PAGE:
The public sector rich list

8:00 am - December 5th 2009

by Clifford Singer    

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The TaxPayers’ Alliance released its annual Public Sector Rich List today, always a sure-fire hit with the media. Among the statistics highlighted by the TPA – and quoted enthusiastically by journalists – are:

There are 8 people in the public sector who earn more than £1 million a year, compared with 4 people last year.
There are 35 people in the public sector earning above £500,000 a year compared with 21 last year.
There are 120 people earning above £250,000 a year compared with 88 last year.
Which is odd, because, in the small print beneath these statements, the TPA says the real reason for the increases is that it has surveyed more staff – by investigating more quangos and making more Freedom of Information requests. “The figures are therefore not directly comparable with previous editions of the Rich List,” the TPA cautions.

So why compare them then? And if it is going to compare them, why not be consistent and include inconvenient data, such as:

The average total remuneration of those included on the list is almost £225,990 per annum, compared with £240,000 per annum last year. Excluding staff in the newly nationalised banks, this year’s average is £209,151 – down 13% on last year.
Removing the nationalised bankers also brings the number of Rich List members earning more than £1 million a year down from 8 to 2 – ie half last year’s number, despite the larger survey group. Surely a cause for both TaxPayers’ Alliances to rejoice!

The irony is that, as I wrote recently in Red Pepper, there are some issues where the TaxPayers’ Alliance has a point – and high public sector executive pay is one of them. I don’t think anyone in the public sector should be earning close to £1 million a year. (Then again, I’m not convinced that anyone in the private sector should either.)

But it’s the public sector workers we hear much less about – at the other end of the spectrum – that are of greatest concern. No Public Sector List for them – many are missing from the statistics as their work has been contracted out to private suppliers. Most are women, and their jobs include social care, catering and cleaning.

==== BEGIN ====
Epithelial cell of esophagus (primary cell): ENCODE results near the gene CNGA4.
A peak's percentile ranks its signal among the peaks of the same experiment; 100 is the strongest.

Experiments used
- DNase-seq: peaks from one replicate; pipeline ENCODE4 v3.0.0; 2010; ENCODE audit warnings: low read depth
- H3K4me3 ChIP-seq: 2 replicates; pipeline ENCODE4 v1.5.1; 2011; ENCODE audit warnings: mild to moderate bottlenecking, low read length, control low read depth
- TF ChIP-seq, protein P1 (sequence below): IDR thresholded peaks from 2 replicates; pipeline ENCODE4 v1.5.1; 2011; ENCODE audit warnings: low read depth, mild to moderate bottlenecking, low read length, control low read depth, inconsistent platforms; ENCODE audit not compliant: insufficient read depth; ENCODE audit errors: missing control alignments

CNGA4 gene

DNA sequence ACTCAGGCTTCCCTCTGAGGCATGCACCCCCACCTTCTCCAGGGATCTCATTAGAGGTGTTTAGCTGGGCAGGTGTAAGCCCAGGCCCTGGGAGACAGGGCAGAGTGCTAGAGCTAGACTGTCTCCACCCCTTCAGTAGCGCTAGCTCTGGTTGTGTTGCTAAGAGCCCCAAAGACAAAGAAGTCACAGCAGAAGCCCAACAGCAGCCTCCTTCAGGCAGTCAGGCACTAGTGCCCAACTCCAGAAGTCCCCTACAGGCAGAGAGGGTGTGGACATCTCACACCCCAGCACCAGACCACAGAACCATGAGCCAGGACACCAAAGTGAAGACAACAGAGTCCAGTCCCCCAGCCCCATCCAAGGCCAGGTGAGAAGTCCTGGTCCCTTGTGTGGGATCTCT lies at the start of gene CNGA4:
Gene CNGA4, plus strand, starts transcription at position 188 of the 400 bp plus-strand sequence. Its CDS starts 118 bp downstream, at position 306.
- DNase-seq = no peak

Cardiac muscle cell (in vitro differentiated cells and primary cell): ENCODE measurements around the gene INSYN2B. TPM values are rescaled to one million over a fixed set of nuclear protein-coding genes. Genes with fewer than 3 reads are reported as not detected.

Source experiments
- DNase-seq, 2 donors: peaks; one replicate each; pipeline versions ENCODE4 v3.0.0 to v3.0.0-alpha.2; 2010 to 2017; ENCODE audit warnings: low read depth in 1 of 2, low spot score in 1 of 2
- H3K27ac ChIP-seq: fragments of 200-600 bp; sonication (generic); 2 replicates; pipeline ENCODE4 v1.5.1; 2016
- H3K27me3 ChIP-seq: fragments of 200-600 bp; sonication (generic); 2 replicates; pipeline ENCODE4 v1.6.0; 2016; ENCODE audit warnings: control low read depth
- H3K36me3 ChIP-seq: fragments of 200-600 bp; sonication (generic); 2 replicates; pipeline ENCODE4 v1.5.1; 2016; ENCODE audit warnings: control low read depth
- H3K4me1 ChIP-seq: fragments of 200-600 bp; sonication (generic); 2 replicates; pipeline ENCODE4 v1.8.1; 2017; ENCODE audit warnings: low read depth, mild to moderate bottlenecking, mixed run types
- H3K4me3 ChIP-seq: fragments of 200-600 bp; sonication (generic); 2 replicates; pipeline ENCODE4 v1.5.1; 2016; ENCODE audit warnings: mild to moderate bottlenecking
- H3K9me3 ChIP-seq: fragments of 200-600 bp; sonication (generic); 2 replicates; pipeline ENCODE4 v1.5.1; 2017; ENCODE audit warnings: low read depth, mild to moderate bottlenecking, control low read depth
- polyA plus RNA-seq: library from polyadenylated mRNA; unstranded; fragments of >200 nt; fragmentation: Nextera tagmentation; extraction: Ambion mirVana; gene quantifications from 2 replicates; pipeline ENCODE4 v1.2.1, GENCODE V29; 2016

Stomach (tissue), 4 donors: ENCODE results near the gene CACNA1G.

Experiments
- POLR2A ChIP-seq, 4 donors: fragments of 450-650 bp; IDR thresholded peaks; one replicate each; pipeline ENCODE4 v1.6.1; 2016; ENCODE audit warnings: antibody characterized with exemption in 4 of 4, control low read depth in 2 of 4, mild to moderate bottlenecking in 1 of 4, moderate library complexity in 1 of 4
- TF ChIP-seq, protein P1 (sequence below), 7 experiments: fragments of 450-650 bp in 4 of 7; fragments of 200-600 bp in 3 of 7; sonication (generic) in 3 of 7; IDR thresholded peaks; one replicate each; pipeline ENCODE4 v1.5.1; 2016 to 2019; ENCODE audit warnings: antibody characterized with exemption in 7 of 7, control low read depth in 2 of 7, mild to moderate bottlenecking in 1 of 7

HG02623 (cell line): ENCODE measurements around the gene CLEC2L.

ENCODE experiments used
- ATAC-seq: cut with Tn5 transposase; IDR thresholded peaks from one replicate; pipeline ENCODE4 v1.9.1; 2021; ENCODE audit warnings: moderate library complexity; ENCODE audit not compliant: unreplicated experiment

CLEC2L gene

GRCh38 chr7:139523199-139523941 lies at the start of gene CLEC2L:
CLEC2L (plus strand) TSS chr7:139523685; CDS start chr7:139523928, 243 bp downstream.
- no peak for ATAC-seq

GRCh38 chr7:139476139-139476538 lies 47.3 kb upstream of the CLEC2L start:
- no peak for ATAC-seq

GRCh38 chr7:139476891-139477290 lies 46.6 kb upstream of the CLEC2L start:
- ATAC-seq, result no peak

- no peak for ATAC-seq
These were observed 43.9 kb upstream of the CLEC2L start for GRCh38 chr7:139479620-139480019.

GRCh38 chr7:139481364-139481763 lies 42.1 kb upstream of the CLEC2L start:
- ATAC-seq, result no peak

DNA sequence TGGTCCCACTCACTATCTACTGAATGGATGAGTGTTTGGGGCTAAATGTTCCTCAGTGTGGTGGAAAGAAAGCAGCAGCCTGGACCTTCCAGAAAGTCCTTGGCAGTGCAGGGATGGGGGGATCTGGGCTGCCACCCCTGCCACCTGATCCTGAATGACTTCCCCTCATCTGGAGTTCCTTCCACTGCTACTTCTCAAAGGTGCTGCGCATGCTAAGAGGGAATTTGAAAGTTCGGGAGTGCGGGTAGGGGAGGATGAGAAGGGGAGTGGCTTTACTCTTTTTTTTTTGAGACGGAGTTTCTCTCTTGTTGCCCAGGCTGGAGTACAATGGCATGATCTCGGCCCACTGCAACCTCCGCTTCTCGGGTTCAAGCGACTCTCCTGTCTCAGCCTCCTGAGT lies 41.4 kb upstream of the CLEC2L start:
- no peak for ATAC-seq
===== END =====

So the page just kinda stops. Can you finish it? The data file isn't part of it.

Their plight is highlighted by Unison national secretary Heather Wakefield in Public Finance this week, who notes that the national minimum wage – currently £5.80 an hour – has become the standard pay rate on many contracts.

If the TPA showed any concern for the lowest paid – for example by supporting rather than attacking a living wage – the Public Sector Rich List might appear less like another cynical attempt to undermine the public sector in general.

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About the author
This is a guest contribution. Clifford Singer runs The Other Taxpayer's Alliance website. You can join the Facebook group here.
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Story Filed Under: Blog ,Economy ,Equality ,Local Government

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Reader comments

Superb piece of writing.

I agree that the issue is the disparity in the hierarchy in the public sector. At one of the councils I worked at, the number of people earning more than £50,000 a year nearly tripled in three years – while the number of housing officers, etc (the people engaged in the important work on the service desk) was cut incrementally.

The issue of outsourcing of low paid workers is a disgrace – already low paid workers have their weekend enhancements cut, their annual leave and sick leave taken from them and are forced to work more shifts just to make ends meet. It goes without saying that they provide a lesser service as a result. The public sector is much needed, but not in this form.